Misplaced Judicial Activism Adding To Chaos In J&K?

06 Feb 2016 16:33:51

The diametrically opposed positions that were taken by two benches of the same High Court was seen more as a “sharp divide” within judiciary rather than a matter of a bonafide controversy. 

By Rajeev K. Panday

Of late, the High Court of Jammu & Kashmir is inviting attention of national media for wrong reasons.

First came the conflicting judgments of Jammu Bench and Kashmir Bench over the issue of Beef Ban in J & K under Ranbir Penal Code. After indulgence of Hon’ble Supreme Court of India, the full bench of Jammu & Kashmir High Court put the ball into the Court of legislature whereby the entire controversy was skirted. However the diametrically opposed positions that were taken by two benches of the same High Court was seen more as a “sharp divide” within judiciary rather than a matter of a bonafide controversy. 

In July 2015, the striking down of the SARFAESI Act by the J & K High Court on the ground of the same being in violation of Article 370 came as a shock to banking industry. Considering the crucial importance of this legislation for the health of banking industry, there was no option for the banks but to carry the matter to Supreme Court of India. The matter is now pending in Supreme Court. 

Recently in the case of Ashok Kumar & Ors. the High Court of Jammu & Kashmir once again deviated from the subject matter of the case and made certain pointed observations about “permanence” of Article 370 of Constitution of India which were completely irrelevant to the subject matter of the case under consideration namely reservations for SCs/STs.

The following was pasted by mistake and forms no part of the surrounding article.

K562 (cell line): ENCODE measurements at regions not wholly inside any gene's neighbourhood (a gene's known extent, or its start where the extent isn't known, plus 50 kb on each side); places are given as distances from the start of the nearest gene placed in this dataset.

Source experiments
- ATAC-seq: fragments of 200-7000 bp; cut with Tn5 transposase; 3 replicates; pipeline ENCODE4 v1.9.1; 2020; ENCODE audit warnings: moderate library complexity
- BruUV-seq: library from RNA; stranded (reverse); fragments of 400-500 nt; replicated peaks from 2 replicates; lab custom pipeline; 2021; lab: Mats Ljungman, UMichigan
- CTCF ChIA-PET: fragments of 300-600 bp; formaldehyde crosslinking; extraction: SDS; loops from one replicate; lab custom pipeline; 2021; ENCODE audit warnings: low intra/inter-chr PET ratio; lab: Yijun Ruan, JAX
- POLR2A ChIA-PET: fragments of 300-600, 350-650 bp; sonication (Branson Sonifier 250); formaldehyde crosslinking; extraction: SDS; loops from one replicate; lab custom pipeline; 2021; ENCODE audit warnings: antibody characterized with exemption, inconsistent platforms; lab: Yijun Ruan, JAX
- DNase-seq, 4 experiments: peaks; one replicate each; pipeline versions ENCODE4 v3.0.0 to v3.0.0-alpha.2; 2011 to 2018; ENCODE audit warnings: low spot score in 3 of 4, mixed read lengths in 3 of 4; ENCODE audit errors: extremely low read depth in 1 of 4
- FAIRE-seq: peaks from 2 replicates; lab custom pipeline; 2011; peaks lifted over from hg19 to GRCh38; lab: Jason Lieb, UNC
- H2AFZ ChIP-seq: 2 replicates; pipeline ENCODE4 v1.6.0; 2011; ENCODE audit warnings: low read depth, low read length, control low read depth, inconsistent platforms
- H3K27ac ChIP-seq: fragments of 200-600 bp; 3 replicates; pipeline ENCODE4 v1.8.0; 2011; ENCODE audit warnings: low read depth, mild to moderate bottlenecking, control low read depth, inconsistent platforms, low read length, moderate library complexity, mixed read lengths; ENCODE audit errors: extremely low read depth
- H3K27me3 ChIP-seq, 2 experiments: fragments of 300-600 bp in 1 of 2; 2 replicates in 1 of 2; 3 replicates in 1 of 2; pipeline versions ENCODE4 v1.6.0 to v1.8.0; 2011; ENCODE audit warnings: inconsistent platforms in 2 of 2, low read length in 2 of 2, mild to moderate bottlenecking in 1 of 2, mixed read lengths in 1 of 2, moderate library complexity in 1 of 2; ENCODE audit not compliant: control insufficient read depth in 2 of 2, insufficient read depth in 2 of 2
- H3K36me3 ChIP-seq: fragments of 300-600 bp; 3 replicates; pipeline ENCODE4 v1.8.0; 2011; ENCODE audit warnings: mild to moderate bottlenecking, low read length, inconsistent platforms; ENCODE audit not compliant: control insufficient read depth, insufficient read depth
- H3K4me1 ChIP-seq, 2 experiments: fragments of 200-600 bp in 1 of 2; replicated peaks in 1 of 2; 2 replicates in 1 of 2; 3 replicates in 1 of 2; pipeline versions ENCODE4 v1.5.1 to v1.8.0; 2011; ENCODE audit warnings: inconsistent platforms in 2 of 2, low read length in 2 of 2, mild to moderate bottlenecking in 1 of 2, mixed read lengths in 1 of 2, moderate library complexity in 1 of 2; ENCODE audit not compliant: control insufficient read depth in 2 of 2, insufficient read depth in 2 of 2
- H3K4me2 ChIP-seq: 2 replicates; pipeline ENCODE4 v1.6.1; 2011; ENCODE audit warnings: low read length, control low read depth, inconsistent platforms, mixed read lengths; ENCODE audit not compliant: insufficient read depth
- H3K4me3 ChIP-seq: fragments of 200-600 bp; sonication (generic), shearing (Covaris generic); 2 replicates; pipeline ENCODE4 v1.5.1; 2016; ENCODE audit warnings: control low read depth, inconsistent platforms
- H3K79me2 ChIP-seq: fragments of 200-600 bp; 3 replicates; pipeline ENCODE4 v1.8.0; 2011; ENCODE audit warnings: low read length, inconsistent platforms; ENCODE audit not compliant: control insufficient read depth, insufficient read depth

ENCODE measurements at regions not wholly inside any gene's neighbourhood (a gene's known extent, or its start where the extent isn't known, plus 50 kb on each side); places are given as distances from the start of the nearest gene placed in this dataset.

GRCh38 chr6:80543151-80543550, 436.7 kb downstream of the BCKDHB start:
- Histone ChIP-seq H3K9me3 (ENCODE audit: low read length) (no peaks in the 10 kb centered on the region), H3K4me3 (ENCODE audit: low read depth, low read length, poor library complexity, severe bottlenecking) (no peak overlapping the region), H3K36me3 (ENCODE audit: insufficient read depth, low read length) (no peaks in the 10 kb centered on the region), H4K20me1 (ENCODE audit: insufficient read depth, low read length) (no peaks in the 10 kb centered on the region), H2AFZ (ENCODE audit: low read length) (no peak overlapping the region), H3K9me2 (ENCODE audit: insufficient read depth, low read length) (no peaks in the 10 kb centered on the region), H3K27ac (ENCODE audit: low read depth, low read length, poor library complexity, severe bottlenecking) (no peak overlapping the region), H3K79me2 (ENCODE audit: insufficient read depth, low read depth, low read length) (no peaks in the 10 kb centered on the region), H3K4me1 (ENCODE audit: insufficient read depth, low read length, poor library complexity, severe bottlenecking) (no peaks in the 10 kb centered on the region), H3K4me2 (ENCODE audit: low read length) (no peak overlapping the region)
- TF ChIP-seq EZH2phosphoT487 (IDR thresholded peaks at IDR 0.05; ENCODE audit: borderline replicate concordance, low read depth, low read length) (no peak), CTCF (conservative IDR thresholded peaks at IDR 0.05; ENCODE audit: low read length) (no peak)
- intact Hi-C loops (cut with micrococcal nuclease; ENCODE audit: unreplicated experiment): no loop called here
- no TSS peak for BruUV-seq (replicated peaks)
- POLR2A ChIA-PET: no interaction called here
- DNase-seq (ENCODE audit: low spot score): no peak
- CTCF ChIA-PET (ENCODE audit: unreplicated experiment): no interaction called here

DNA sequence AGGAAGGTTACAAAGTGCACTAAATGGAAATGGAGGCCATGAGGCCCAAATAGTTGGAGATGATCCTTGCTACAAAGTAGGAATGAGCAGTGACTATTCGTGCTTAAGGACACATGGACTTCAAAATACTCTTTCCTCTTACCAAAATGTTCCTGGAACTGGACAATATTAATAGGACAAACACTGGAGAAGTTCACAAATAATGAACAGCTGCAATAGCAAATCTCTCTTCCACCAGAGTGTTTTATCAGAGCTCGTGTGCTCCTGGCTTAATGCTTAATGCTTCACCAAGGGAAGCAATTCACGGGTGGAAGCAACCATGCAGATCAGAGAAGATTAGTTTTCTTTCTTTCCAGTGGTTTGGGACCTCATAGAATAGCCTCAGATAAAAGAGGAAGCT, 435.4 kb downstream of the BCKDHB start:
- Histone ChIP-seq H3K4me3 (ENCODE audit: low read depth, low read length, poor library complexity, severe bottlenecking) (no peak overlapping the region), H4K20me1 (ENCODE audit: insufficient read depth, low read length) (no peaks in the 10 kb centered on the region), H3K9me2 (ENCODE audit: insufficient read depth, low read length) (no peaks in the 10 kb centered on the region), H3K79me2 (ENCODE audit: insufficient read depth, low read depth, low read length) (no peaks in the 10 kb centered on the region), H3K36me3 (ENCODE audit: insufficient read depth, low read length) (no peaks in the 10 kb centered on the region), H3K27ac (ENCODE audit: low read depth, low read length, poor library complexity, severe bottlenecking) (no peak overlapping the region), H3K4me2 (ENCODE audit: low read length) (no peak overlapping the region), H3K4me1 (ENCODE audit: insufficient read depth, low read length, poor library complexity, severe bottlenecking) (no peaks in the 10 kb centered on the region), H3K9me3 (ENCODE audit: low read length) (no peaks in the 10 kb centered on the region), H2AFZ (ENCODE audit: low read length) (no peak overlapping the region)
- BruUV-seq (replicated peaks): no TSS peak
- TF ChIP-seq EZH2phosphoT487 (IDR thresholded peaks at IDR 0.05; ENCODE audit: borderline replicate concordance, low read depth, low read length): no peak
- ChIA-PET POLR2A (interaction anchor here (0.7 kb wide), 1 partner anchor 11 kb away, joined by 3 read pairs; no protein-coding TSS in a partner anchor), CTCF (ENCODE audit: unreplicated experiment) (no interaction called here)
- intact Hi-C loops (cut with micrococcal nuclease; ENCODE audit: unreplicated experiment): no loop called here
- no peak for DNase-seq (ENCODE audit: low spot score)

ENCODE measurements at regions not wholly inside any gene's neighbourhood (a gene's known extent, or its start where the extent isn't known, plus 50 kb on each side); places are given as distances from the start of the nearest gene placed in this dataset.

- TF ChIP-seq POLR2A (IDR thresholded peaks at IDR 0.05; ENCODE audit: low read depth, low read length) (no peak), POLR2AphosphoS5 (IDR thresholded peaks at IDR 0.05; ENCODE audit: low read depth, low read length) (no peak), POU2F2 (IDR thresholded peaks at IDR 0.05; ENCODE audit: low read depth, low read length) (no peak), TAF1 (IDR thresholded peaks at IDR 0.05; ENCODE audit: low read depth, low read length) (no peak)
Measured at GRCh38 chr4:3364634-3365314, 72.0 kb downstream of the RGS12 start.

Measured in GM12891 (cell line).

It is strange when High Court of a State is seen to be obsessed with the mistaken notion about invincibility of Article 370 while dealing with matters that do not necessarily revolve around Article 370.   In past, the separatists had been taking a pointed position on Article 370 and the separate Constitution for the State of J&K.  Now if a High Court is seen as an over-enthusiastic guardian of Article 370, it would send wrong signals to the people of India who have all along been told that India has a “unified” judiciary without a federal structure wherein judges of High Courts are inter-changeable and High Court of J&K is no exception to this.